Yogi Adityanath's farm loan waiver is an answer to 'suit-boot sarkar' charge against Narendra Modi govt

Yogi Adityanath took a fortnight to hold his first cabinet meeting but the nine decisions that he took on Ram Navami suggest that he did his homework and prioritised his agenda.

Though he had the advantage of having the party's sankalp patra (letter of resolve or manifesto) to begin his work and not waste time in formulating an agenda for governance, his first cabinet meeting as chief minister generated an unusual hype that has not been witnessed in the recent past with respect to any other government. More than anybody else, the new chief minister was acutely aware of the heightened public curiosity and consequent close scrutiny of his first collective structured action.

By the time two spokespersons of the UP government, Sidharth Nath Singh and Srikant Sharma, concluded listing the cabinet decisions on Tuesday evening, it was clear that the Yogi Adityanath government had made its mark and placed itself on the right side of public perception, if not economic scrutiny.

Uttar Pradesh Chief Minister Aditya Nath Yogi. PTI

Uttar Pradesh Chief Minister Aditya Nath Yogi. PTI

Farmer loan waiver was a big pre-poll promise made by Prime Minister Narendra Modi and BJP president Amit Shah. Modi made the populist promise that in the very first cabinet meeting, loans of small and marginal farmers taken for agricultural purposes would be written off. Adityanath was not a chief ministerial candidate then.

It was a promise made by his party and two of his seniors, and thus had to be fulfilled but what kept the speculations and debate going was the quantum of relief that the farmers will get — whether the state government would write off loans taken from public sector banks and allied institutions or would it write off loans taken only from state co-operative and rural banks. Rs 36,359 crore farm loan waiver for 2.15 crore small and marginal farmers with a landholding of less than five acres and another seven lakh farmers loans turned into non-performing assets (NPAs) clearly suggested that PSU banks and allied institutions have been covered.

Economists, financial experts and some political leaders would continue to deliberate on how this populist measure would set a chain reaction for similar bonanza in other states and how this imprudent measure would deplete the state exchequer, however, Modi, Adityanath and the BJP has succeeded in sending a small political message that it is genuinely concerned about improving conditions in the farm sector and that of farmers. That's where the BJP could break caste and community barrier. The move could turn out to be politically beneficial for the ruling party.

Farmers constitute the biggest social segment, around 12 crore cultivators constitute 25 percent of total workforce in the country. Farm sector has become less remunerative and work force in this sector has been on the decline for years.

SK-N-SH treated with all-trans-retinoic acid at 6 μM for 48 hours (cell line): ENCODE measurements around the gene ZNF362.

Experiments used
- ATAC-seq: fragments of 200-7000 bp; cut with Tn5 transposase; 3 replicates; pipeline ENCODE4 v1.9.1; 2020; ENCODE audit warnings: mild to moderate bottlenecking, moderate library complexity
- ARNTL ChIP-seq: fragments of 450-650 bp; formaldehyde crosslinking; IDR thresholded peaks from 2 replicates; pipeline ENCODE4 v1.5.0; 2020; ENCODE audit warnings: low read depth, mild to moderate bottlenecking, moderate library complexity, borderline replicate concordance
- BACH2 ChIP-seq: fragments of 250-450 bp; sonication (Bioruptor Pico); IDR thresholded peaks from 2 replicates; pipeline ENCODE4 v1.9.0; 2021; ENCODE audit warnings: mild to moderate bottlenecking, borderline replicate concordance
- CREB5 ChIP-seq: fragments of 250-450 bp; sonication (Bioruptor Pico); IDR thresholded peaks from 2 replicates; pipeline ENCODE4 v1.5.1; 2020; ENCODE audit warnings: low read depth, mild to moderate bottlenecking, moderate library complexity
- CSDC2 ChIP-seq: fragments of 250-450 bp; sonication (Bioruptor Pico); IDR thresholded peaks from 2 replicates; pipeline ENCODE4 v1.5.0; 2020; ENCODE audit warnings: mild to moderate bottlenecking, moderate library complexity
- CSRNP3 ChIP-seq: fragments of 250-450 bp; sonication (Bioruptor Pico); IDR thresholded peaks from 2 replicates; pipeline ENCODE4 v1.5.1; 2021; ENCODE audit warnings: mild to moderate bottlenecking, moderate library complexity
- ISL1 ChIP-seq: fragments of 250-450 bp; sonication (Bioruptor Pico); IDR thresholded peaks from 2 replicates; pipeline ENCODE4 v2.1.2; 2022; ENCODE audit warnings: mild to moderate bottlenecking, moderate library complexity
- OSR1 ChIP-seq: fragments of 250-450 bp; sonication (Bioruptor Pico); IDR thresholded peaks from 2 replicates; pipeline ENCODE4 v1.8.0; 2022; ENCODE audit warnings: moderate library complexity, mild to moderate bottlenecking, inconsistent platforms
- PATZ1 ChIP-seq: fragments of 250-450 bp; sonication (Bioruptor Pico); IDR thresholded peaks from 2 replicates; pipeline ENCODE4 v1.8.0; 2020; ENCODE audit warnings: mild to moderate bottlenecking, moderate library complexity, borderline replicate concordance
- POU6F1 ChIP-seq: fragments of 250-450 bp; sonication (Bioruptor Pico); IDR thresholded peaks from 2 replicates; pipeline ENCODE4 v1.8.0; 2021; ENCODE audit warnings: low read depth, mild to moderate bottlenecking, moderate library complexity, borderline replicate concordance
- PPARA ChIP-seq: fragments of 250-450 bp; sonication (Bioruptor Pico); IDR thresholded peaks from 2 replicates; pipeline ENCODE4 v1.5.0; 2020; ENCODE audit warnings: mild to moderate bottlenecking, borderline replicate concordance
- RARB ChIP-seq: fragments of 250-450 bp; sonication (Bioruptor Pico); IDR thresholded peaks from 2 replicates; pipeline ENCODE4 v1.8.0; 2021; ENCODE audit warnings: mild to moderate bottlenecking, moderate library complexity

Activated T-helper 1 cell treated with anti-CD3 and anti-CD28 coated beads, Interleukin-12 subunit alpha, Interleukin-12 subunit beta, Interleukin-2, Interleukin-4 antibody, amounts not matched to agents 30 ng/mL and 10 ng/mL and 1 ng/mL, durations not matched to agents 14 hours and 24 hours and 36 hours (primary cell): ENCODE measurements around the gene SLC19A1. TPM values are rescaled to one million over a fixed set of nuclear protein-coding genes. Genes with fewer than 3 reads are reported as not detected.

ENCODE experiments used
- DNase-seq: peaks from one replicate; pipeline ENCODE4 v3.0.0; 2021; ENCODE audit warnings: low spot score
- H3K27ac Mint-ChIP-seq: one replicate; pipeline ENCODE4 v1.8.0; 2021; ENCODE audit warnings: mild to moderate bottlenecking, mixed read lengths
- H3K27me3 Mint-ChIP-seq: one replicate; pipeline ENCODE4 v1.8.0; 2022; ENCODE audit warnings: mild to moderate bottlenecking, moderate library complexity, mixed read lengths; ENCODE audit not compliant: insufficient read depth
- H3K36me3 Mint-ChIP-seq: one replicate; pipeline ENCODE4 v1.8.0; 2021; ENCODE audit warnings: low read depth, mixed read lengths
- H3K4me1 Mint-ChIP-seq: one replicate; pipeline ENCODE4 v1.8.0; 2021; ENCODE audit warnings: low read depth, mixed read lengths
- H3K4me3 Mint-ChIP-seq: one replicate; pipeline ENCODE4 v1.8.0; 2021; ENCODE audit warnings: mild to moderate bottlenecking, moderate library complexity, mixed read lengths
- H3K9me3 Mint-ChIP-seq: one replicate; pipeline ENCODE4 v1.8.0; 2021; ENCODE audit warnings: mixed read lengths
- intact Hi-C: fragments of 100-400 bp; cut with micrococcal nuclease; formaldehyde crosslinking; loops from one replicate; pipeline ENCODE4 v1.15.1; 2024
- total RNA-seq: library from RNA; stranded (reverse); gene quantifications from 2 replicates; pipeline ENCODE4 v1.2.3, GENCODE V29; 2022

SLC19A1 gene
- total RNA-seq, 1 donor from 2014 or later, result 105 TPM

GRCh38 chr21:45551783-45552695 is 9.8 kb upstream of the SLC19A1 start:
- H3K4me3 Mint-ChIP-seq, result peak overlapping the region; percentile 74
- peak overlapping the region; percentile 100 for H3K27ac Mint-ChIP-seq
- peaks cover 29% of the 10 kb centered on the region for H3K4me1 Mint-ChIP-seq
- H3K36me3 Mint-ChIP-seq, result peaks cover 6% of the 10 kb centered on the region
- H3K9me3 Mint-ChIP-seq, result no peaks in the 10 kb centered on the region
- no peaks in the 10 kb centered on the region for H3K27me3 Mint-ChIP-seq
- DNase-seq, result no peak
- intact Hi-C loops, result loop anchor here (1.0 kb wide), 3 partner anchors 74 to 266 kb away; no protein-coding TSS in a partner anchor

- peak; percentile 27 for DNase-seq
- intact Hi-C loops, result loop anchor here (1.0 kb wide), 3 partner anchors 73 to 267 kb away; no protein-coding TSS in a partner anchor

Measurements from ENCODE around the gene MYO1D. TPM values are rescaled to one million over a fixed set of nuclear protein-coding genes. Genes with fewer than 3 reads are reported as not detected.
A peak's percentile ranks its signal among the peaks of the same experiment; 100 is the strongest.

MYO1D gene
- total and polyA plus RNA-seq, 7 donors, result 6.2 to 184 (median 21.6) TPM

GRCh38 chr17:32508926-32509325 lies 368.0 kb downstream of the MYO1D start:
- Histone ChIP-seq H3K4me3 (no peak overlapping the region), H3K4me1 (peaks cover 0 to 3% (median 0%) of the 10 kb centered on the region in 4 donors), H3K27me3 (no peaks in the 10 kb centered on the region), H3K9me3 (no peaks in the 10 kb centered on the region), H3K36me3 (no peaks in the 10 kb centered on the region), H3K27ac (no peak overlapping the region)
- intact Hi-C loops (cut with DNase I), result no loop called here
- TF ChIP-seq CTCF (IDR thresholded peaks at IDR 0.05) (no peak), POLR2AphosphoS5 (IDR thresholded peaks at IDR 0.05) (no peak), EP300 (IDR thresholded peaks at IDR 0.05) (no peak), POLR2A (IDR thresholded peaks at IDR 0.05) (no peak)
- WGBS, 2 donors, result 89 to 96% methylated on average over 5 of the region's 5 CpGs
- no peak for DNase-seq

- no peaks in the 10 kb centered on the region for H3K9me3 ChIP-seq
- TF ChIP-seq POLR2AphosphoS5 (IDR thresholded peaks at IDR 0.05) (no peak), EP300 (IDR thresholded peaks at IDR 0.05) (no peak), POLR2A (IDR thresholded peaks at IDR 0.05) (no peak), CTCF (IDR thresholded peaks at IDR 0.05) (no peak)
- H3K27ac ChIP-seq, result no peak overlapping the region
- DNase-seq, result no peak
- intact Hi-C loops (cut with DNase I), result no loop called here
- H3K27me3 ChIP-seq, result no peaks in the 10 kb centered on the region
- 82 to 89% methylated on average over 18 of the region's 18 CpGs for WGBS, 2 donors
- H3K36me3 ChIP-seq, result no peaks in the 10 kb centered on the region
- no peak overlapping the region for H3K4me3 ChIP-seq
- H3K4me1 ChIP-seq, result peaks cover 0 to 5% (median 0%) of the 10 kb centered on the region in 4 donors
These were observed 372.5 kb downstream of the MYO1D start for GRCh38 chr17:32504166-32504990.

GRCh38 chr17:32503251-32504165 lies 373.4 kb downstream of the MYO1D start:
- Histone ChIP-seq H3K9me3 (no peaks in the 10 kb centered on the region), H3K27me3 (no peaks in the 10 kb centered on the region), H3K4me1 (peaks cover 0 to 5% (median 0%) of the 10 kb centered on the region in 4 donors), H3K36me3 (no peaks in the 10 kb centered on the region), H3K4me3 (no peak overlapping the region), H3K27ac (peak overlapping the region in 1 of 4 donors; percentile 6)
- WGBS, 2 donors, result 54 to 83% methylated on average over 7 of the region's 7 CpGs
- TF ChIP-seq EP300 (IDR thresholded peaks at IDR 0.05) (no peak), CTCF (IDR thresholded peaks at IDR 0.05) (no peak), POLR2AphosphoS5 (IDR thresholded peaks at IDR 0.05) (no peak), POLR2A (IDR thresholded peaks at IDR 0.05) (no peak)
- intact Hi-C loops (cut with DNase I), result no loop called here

The decision of setting up of 5,000 wheat procurement centres in the state was equally important. With an ambitious procurement target of 80 lakh metric tonnes of wheat produce against the existing 5-7 lakh metric tonnes and provision for elimination of middlemen, minimising scope of corruption by ensuring payments are directly credited to the bank accounts of the farmers — this will go a long way in improving the economic health of those engaged in agriculture.

Over the last two years, Modi has been consciously and consistently working towards projecting his government as pro-poor. The critics and political rivals of Modi would now be mindful of their "suit-boot sarkar" charge. The popular verdict and decisions taken at the first cabinet meet of Adityanath's UP government, which is in alignment with the Centre, is a reminder that the ruling BJP is pursuing a different, small is big path.

The decision to build a massive well-equipped sports complex in underdeveloped Ghazipur (parliamentary constituency of communication minister Manoj Sinha who couldn't be the chief minister) in eastern UP is also interesting. It will help in grooming sporting talents and channelise the energy of the youth of the region.

Adityanath government's reiteration that only illegal slaughterhouses, 26 in the state, would be closed should sound positive to both consumers and producers of meat products.

Both the pre-poll promises of the BJP — the anti-Romeo squads and closure of illegal slaughterhouses — initially got a knee-jerk reaction from the police and officials of the other law enforcing agencies. The state action, though ill-conceived and over enthusiastic in many respects, on both the issues, signified a change in regime and the outlook of the state machinery.

A whole new generation of highly politicised staff and officials have come up in the last 15 years. With the kind of mandate the BJP got and Adityanath's surprising elevation to the post of chief minister, they went on an overdrive to appear to be on the right side of tje new ruling dispensation.

Adityanath has given a new policy shift to politics in the state and also in the party.

Updated Date: Apr 05, 2017 16:59 PM

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